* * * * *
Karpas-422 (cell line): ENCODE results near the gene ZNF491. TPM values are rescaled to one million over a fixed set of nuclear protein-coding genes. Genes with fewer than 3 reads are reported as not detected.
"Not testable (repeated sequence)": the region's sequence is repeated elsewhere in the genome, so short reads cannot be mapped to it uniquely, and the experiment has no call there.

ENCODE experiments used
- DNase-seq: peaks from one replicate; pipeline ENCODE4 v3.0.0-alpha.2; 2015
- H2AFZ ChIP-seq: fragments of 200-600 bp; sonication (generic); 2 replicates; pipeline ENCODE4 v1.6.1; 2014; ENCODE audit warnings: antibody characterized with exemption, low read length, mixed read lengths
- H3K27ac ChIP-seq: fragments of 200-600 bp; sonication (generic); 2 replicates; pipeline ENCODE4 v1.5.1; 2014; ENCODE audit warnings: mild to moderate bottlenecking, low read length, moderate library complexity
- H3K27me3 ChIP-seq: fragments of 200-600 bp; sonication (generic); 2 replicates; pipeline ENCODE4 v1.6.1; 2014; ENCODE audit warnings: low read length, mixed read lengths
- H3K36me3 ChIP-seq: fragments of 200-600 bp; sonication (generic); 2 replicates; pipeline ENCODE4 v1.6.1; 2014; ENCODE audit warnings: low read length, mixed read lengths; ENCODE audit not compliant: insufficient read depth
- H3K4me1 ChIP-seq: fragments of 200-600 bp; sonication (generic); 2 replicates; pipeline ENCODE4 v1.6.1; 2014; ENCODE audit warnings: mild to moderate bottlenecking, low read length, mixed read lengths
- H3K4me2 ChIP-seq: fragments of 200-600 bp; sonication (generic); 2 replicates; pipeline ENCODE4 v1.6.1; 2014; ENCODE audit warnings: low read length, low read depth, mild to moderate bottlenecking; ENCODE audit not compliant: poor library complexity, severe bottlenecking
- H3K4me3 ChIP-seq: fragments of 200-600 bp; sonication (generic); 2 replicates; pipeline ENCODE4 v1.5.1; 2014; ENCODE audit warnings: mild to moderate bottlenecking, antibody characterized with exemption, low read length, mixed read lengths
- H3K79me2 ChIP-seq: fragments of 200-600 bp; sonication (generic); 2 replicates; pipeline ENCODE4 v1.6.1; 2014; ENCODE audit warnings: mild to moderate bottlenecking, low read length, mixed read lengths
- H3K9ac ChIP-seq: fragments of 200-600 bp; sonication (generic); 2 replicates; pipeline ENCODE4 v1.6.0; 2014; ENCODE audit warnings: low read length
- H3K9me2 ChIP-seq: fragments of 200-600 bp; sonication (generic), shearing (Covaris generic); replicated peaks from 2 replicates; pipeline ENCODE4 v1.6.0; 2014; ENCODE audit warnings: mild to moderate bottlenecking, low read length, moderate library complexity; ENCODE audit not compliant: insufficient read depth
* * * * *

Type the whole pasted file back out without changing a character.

Karpas-422 (cell line): ENCODE results near the gene ZNF491. TPM values are rescaled to one million over a fixed set of nuclear protein-coding genes. Genes with fewer than 3 reads are reported as not detected.
"Not testable (repeated sequence)": the region's sequence is repeated elsewhere in the genome, so short reads cannot be mapped to it uniquely, and the experiment has no call there.

ENCODE experiments used
- DNase-seq: peaks from one replicate; pipeline ENCODE4 v3.0.0-alpha.2; 2015
- H2AFZ ChIP-seq: fragments of 200-600 bp; sonication (generic); 2 replicates; pipeline ENCODE4 v1.6.1; 2014; ENCODE audit warnings: antibody characterized with exemption, low read length, mixed read lengths
- H3K27ac ChIP-seq: fragments of 200-600 bp; sonication (generic); 2 replicates; pipeline ENCODE4 v1.5.1; 2014; ENCODE audit warnings: mild to moderate bottlenecking, low read length, moderate library complexity
- H3K27me3 ChIP-seq: fragments of 200-600 bp; sonication (generic); 2 replicates; pipeline ENCODE4 v1.6.1; 2014; ENCODE audit warnings: low read length, mixed read lengths
- H3K36me3 ChIP-seq: fragments of 200-600 bp; sonication (generic); 2 replicates; pipeline ENCODE4 v1.6.1; 2014; ENCODE audit warnings: low read length, mixed read lengths; ENCODE audit not compliant: insufficient read depth
- H3K4me1 ChIP-seq: fragments of 200-600 bp; sonication (generic); 2 replicates; pipeline ENCODE4 v1.6.1; 2014; ENCODE audit warnings: mild to moderate bottlenecking, low read length, mixed read lengths
- H3K4me2 ChIP-seq: fragments of 200-600 bp; sonication (generic); 2 replicates; pipeline ENCODE4 v1.6.1; 2014; ENCODE audit warnings: low read length, low read depth, mild to moderate bottlenecking; ENCODE audit not compliant: poor library complexity, severe bottlenecking
- H3K4me3 ChIP-seq: fragments of 200-600 bp; sonication (generic); 2 replicates; pipeline ENCODE4 v1.5.1; 2014; ENCODE audit warnings: mild to moderate bottlenecking, antibody characterized with exemption, low read length, mixed read lengths
- H3K79me2 ChIP-seq: fragments of 200-600 bp; sonication (generic); 2 replicates; pipeline ENCODE4 v1.6.1; 2014; ENCODE audit warnings: mild to moderate bottlenecking, low read length, mixed read lengths
- H3K9ac ChIP-seq: fragments of 200-600 bp; sonication (generic); 2 replicates; pipeline ENCODE4 v1.6.0; 2014; ENCODE audit warnings: low read length
- H3K9me2 ChIP-seq: fragments of 200-600 bp; sonication (generic), shearing (Covaris generic); replicated peaks from 2 replicates; pipeline ENCODE4 v1.6.0; 2014; ENCODE audit warnings: mild to moderate bottlenecking, low read length, moderate library complexity; ENCODE audit not compliant: insufficient read depth